Soto C, Kindy MS, Baumann M, Frangione B. Inhibition of Alzheimer’s amyloidosis by peptides that prevent beta-sheet conformation. Biochem Biophys Res Commun. 1996;226:672–80.

Chacon MA, Barria MI, Soto C, Inestrosa NC. Beta-sheet breaker peptide prevents Abeta-induced spatial memory impairments with partial reduction of amyloid deposits. Mol Psychiatry. 2004;9:953–61.

Kurochkin IV, Goto S. Alzheimer’s β-amyloid peptide specifically interacts with and is degraded by insulin degrading enzyme. FEBS Lett. 1994;345:33–7.

Mukherjee A, Song E, Kihiko-Ehmann M, Goodman JP Jr, Pyrek JS, Estus S, et al. Insulysin hydrolyzes amyloid β peptides to products that are neither neurotoxic nor deposit on amyloid plaques. J Neurosci. 2000;20:8745–9.

Bertram L, Tanzi RE. Alzheimer’s disease: one disorder, too many genes? Hum Mol Genet. 2004Apr1;13SpecNo1:R135-41.

Caccamo A, Oddo S, Sugarman MC, Akbari Y, LaFerla FM. Age- and region-dependent alterations in Aβ-degrading enzymes: implications for Aβ-induced disorders. Neurobiol Aging. 2005;26:645–54.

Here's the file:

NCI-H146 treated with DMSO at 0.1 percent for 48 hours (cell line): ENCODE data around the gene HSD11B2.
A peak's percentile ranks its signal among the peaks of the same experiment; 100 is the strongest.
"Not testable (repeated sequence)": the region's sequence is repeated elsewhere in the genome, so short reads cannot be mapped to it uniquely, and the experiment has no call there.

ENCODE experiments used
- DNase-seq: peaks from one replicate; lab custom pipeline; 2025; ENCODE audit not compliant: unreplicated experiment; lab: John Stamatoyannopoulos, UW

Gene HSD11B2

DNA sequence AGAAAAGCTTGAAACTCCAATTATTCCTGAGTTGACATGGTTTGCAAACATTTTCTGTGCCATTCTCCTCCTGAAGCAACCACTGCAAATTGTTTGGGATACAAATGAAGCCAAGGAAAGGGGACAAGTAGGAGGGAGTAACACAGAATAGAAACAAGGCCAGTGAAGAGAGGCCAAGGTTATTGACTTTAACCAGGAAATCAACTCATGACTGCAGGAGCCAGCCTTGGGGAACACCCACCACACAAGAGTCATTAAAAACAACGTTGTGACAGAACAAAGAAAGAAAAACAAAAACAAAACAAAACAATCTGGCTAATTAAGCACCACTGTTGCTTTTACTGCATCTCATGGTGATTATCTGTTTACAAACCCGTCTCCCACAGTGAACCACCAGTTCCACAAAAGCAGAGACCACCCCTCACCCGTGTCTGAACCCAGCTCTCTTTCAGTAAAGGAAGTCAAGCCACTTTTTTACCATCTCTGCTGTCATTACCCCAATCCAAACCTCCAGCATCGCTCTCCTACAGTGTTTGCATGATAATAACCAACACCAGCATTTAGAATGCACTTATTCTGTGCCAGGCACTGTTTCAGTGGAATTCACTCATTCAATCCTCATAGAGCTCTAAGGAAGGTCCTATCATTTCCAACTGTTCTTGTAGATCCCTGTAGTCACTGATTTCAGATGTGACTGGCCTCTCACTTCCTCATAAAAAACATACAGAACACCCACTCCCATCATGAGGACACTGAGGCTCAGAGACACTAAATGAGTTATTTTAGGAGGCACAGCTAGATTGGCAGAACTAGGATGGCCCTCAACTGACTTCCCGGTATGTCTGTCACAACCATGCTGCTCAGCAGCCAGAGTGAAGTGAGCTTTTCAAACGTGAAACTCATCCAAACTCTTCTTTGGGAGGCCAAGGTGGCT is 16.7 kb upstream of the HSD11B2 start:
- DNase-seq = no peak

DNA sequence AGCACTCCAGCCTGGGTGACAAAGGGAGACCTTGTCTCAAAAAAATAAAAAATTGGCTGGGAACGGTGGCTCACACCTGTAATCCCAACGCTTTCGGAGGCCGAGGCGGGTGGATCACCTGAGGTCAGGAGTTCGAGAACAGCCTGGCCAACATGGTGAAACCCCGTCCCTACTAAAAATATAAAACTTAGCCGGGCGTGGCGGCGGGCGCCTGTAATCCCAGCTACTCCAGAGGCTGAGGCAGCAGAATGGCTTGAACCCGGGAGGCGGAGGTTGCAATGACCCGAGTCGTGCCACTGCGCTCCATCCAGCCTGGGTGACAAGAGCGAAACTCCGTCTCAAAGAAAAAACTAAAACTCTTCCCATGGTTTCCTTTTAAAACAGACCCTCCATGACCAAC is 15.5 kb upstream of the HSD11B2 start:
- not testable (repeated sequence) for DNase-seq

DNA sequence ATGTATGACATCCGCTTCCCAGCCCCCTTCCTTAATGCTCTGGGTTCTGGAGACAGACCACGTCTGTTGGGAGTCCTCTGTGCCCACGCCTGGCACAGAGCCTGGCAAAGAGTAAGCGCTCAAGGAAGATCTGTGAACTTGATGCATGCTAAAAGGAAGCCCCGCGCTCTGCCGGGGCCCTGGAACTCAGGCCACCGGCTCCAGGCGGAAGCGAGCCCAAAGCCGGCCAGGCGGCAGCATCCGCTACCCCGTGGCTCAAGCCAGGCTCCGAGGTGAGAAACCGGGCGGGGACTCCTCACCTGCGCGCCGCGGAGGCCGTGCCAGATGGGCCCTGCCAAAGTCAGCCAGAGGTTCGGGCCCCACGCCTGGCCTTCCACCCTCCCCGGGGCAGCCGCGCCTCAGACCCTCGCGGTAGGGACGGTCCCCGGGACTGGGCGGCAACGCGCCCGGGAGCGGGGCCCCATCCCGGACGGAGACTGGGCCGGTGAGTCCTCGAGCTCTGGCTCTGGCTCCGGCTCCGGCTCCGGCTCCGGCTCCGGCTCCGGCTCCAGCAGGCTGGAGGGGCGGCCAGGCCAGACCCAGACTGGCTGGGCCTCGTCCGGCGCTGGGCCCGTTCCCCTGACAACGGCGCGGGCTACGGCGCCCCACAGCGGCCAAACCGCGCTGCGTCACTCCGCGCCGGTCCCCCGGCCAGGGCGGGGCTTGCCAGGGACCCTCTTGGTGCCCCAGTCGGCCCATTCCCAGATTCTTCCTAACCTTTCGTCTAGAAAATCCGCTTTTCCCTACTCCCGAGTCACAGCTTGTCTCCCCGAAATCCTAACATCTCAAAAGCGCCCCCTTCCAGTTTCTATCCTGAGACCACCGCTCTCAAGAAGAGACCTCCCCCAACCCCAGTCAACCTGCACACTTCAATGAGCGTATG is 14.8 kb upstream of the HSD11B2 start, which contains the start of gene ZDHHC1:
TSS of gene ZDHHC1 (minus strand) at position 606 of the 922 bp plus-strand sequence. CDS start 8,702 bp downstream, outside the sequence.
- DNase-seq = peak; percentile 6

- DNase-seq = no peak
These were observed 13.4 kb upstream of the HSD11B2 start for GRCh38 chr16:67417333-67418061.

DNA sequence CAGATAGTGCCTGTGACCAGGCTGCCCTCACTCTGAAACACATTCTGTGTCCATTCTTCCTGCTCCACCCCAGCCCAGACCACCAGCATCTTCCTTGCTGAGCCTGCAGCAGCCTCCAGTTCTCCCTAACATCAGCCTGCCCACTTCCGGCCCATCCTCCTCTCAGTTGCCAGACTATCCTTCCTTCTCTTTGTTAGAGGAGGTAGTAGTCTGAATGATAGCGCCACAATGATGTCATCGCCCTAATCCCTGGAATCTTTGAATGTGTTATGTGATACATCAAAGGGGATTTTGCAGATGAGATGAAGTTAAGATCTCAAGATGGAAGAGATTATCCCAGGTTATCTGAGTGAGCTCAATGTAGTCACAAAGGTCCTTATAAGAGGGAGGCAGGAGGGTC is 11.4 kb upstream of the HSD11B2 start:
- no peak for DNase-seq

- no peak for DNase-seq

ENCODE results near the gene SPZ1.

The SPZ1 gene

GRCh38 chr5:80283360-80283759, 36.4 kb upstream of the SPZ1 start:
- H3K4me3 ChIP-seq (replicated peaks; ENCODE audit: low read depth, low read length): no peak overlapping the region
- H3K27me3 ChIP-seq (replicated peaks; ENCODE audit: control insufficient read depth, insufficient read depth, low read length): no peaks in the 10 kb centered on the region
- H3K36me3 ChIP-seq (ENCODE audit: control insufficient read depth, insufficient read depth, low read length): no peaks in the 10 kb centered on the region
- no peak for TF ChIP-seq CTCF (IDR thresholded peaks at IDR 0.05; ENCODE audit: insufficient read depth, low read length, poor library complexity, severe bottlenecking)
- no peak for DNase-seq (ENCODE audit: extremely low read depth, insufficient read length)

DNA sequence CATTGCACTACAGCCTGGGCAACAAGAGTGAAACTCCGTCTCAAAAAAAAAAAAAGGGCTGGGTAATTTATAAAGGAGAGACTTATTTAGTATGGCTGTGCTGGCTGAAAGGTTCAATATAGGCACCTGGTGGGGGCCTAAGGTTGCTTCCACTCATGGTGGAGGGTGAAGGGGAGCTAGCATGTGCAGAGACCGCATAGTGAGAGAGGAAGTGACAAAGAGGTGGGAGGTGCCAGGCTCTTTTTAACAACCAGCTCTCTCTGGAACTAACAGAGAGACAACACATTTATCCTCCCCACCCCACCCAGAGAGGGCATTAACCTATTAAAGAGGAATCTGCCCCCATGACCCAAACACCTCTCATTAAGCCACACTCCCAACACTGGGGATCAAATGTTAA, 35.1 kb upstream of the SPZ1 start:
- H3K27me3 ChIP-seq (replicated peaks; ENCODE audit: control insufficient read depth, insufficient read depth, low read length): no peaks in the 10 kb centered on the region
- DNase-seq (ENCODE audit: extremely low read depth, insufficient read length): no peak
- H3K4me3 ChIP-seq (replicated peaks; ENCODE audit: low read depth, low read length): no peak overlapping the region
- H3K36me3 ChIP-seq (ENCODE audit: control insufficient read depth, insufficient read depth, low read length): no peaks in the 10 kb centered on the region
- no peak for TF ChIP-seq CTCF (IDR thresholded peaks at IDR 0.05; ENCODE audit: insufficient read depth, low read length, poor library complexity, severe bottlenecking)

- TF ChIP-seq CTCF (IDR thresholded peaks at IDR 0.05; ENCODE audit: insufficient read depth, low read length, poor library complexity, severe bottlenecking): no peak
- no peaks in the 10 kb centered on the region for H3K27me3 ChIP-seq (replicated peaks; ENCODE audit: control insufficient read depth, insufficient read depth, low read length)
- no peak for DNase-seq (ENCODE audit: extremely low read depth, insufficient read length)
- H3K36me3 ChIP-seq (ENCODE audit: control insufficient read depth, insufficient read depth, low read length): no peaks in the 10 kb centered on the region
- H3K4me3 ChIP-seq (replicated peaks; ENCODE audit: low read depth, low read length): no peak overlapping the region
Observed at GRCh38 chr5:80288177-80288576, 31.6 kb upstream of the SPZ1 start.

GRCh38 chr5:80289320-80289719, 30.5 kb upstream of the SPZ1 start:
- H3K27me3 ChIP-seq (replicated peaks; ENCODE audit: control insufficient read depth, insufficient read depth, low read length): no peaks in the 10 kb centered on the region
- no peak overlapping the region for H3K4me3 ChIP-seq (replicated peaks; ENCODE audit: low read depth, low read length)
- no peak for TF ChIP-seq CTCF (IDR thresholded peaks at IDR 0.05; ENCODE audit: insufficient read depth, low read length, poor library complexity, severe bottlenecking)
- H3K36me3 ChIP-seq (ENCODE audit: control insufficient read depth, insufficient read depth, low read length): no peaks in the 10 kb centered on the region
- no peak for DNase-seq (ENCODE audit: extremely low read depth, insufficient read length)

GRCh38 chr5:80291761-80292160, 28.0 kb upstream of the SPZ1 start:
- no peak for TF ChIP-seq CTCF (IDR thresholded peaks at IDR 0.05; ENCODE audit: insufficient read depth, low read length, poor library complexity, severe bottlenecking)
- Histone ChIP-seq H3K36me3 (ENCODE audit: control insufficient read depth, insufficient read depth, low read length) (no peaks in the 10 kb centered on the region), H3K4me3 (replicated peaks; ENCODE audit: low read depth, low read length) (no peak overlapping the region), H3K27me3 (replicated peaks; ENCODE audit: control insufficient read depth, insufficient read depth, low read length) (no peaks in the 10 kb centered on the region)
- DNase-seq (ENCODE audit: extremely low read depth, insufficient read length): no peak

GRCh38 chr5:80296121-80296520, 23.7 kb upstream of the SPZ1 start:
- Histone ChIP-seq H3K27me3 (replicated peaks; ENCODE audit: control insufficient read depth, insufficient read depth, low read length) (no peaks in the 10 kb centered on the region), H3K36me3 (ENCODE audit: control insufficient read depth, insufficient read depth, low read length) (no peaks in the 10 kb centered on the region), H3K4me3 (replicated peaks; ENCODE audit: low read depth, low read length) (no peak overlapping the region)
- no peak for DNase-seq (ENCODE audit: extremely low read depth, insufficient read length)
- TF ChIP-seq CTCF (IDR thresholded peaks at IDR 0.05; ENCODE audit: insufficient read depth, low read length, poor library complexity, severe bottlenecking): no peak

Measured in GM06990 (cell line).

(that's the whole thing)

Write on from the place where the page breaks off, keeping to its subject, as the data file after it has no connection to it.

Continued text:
Carson JA, Turner AJ. β-Amyloid catabolism: roles for neprilysin (NEP) and other metallopeptidases? J Neurochem. 2002;81:1–8.

Iwata N, Tsubuki S, Takaki Y, Watanabe K, Sekiguchi M, Hosoki E, et al. Identification of the major Aβ1-42-degrading catabolic pathway in brain parenchyma: suppression leads to biochemical and pathological deposition. Nat Med. 2000;6:143–50.

Marr RA, Rockenstein E, Mukherjee A, Kindy MS, Hersh LB, Gage FH, et al. Neprilysin gene transfer reduces human amyloid pathology in transgenic mice. J Neurosci 23: 1992–1996, 2003.

Saito T, Iwata N, Tsubuki S, Takaki Y, Takano J, Huang SM, et al. Somatostatin regulates brain amyloid β peptide Aβ42 through modulation of proteolytic degradation. Nat Med. 2005;11:434–9.

Periz G, Fortini ME. Proteolysis in Alzheimer’s disease. Can plasmin tip the balance? EMBO. 2001Jan;1(6):477-8.

Tucker HM, Kihiko M, Caldwell JN, Wright S, Kawarabayashi T, Price D, et al. The plasmin system is induced by and degrades amyloid-β aggregates. J Neurosci. 2000;20:3937–46.

Tucker HM, Kihiko-Ehmann M, Wright S, Rydel RE, Estus S. Tissue plasminogen activator requires plasminogen to modulate amyloid-β neurotoxicity and deposition. J Neurochem. 2000;75:2172–7.